8. How many years are you generally granted on your licence once you pass the medical examination?

A. The driving license from BTP, C1, C1 + E, C, C + E, D1, D1 + E, D + E DY types will be valid for five years, up until the driver is 65 years old. After this age, it goes down to three years.

B. The remaining types will be valid for a term of ten years, as long as the driver is less than sixty-five years old. After this age, it goes down to five years.

C. The validity period for all of the licences mentioned previously is irrelevant should the driver has an illness or incapacity that can affect driving in general.

Enrique Sáez

Cereco – Drivers’ Medical Centre

http://www.cerecopsicotecnico.com/

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READY TO EXCHANGE YOUR EU/BRITISH DRIVING LICENCE IN SPAIN?

Click here here and do it yourself right now

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FINAL THOUGHTS

If you hold a valid EU driving licence and have Spanish residency, you are probably already aware that the new regulation does not apply to everyone.

On the contrary, let’s imagine you have to renew your licence (not “exchange’’ it). You will need a medical certificate for driving in Spain anyway; no choice when we’re talking about renewal.

To exchange the licence (voluntary process) you might not need the certificate if your EU licence is not close to its’ expiry date (otherwise, it would be “renewal”).

I hope this article has helped you to find out more about the medical certificate.

David

Credit image: Bloomsberries

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WANT TO KNOW MORE ABOUT DRIVING LICENCES?

Next week I will publish an article to clear up the difference between “renewing and exchanging” your EU driving licence.

* Enter your email below and join my newsletter. I will keep you posted  :-)



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Comments

  1. Matt says

    I’ve just read “8 Reasons to fear—-” Thank you–very clear and concise.
    I am really scared. Since age seven I have been effectively 100 per cent deaf in one ear.
    I cannot recall anyone ever noticing this. I think my “good” ear compensates.
    I don’t think it has ever affected my driving. I passed my test in 1961 and have never,touch wood, had an accident even though I have driven in some wild and woolly places.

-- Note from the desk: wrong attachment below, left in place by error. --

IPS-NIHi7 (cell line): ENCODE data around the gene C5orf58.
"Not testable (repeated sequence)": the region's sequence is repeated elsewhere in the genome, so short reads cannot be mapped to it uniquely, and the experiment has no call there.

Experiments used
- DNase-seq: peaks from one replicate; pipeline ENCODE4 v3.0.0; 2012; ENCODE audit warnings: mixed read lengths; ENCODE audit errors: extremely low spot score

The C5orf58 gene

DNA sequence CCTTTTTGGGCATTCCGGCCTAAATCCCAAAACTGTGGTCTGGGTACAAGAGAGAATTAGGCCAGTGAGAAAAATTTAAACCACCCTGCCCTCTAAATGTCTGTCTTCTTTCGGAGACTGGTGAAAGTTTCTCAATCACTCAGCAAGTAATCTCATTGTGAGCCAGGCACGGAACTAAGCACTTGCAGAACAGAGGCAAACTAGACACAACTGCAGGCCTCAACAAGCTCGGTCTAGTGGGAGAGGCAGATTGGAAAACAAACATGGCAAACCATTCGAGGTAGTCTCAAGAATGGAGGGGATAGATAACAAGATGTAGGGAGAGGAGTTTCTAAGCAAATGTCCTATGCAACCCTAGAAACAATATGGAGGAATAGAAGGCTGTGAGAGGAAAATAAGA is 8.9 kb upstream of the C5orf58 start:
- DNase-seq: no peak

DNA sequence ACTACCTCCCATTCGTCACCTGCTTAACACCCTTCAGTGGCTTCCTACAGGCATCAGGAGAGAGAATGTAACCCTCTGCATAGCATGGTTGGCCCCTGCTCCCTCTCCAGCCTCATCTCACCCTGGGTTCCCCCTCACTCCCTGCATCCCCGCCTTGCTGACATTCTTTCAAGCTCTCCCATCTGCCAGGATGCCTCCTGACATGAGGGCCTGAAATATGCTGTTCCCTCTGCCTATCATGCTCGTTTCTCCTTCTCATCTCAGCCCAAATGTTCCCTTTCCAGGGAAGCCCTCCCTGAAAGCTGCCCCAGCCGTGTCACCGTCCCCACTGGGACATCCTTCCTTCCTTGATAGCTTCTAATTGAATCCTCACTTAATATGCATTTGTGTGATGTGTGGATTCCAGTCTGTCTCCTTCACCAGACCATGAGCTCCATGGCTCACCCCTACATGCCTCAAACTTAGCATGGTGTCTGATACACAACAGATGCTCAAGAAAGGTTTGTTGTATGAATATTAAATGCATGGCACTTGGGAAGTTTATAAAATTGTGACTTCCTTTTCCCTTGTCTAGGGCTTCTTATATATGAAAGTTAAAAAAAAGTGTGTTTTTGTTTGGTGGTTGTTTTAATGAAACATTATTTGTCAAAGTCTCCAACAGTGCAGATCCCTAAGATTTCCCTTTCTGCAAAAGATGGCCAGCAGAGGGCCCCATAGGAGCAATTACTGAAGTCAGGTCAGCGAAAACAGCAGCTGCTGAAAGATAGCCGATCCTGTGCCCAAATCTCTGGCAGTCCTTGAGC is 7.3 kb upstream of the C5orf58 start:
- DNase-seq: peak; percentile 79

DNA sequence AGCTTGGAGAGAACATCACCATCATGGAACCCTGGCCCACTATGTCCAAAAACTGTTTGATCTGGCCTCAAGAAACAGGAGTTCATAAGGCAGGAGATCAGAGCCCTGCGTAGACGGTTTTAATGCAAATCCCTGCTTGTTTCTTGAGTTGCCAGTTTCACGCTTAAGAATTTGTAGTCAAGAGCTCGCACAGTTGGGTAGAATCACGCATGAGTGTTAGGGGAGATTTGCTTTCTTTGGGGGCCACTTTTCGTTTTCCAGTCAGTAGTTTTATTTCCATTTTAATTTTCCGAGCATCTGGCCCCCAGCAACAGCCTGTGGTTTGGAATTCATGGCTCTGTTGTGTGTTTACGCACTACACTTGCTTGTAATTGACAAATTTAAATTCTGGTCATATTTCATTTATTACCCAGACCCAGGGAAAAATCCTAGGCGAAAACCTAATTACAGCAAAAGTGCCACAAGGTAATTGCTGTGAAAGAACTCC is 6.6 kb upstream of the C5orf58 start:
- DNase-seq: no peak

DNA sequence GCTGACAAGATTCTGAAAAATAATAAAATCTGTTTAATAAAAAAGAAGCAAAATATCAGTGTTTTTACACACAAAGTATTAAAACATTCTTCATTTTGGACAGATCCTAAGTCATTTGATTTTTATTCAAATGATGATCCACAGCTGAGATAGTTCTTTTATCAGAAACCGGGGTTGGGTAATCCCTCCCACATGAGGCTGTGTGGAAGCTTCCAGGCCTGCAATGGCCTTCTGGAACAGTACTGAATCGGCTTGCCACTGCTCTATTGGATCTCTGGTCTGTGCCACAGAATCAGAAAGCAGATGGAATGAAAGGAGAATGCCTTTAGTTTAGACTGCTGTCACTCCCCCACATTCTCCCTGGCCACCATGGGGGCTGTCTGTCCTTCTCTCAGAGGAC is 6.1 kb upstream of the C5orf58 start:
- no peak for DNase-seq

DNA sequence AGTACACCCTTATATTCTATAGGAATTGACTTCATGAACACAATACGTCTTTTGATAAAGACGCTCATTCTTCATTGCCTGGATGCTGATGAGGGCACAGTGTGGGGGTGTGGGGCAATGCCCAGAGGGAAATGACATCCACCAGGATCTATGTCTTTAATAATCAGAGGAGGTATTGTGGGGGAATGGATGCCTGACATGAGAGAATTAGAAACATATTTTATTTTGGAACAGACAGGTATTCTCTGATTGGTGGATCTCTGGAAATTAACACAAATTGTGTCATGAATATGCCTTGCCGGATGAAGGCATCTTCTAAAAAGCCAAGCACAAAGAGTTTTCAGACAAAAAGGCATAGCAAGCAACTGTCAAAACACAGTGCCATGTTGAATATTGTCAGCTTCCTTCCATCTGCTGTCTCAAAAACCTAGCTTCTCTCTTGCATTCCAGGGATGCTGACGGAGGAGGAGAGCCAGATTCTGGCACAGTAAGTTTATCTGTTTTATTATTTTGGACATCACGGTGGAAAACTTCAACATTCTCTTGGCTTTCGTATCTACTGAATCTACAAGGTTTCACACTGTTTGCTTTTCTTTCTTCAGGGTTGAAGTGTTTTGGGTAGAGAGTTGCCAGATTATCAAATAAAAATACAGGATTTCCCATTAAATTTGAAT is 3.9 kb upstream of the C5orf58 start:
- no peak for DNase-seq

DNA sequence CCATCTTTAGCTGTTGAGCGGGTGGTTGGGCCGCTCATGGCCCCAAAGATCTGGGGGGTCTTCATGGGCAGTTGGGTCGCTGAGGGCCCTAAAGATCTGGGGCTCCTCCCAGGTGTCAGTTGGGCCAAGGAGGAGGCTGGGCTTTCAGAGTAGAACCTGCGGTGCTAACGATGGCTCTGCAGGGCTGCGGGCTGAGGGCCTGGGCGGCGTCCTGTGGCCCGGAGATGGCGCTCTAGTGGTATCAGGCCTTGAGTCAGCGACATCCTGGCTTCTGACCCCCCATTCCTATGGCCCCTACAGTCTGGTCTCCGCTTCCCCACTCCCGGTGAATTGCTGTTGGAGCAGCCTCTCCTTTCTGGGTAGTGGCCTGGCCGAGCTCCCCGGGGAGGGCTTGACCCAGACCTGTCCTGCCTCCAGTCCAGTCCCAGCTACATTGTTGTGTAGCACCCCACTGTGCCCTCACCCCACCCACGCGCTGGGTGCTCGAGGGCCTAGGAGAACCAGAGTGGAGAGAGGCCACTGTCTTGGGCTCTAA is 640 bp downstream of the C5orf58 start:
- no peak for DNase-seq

Had three claims on insurance. None my fault. One a suicidal Deer and another a van driver opening his door without care and removing my wing mirror.

    But this being Spain anything official is a lottery. Someone could say that 50 per cent hearing loss is too much and any challenge or evidence to the contrary would lead to heels being obstinately dug in. Would that mean I would be off the road ?
    Risk is too high. €200 fine may be better option. This whole business is very worrying.
    Would you be kind enough to comment? Thank you.

    • David Ruiz says

      Hi Matt,

      Well, I’m sorry I can’t give you any accurate info regarding your case.

      Here’s my suggestion: contact the website at the bottom of the article you read (Cereco). They will be able to give you more information, as they are a legal medical centre qualified to issue medical certificates for driving in Spain.

      All the best,

      David

  2. Matt says

    No I did not read “8 Reasons to fear—–”
    I actually read “8Revealing Answers about the Medical Certificate—-”
    I blame my keyboard.

  3. Eileen says

    I am Irish, 79years old and have lived and driven in Spain for 20 years without accident. I recently applied to have my full driving licence renew. My eye test was successful, my health and hearing were good. I then had to do a test which was communicated to me in Spanish and whilst I speak some Spanish the finer points of the instruction was not clear to me and I had only 50% success in the test. This has resulted in a restriction on my licence of only able to drive within a 50km radius of my home. I explained that I had not fully understood the requirement of the test and asked if I could do it again. I was told that I could do it again but I would also have to do a further test which was much harder and if I failed that I could have my licence revoked altogether. Could I have your comment please.

    • David Ruiz says

      Hi Eileen,

      Let me ask you something. What sort of test was that? What city in Spain?

      Cheers

  4. Jacqueline says

    My current British license is due to expire end of November 2016. I have lived in Spain for more than 2 years and have residency, nie and up to date padrón.
    My question is will it be a problem only having less than 4 weeks validation on my license ?
    Also can you recommend somewhere in Benalmádena/Torremolinos i could have a medical .
    Many thanks
    Kind regards
    Jacqueline

    • David Ruiz says

      Hi Jacqueline,

      I’d go ahead as soon as possible, as the exchange will not be straight forward and your licence expires soon.

      Sorry, I don’t know anyone Benalmádena/Torremolinos area :-(

      All the best

  5. Suzanne says

    I am 72 years of age. My UK licence expired on my birthday. I had applied to uk to renew but as living in Spain this has not happened. Can I now get a ‘new’ or ‘renewed’ Spanish one. I have a Padron and Residencia (2011) ?

    I do have a certified photo copy of the now expired licence.

    Thanks

    • David Ruiz says

      Hi Suzanne,

      You should be able to apply for it with your expired driving licence as well as with a new padron certificate (not older than 3 months old), plus a number of other requirements and forms you’ll need to.

      Best wishes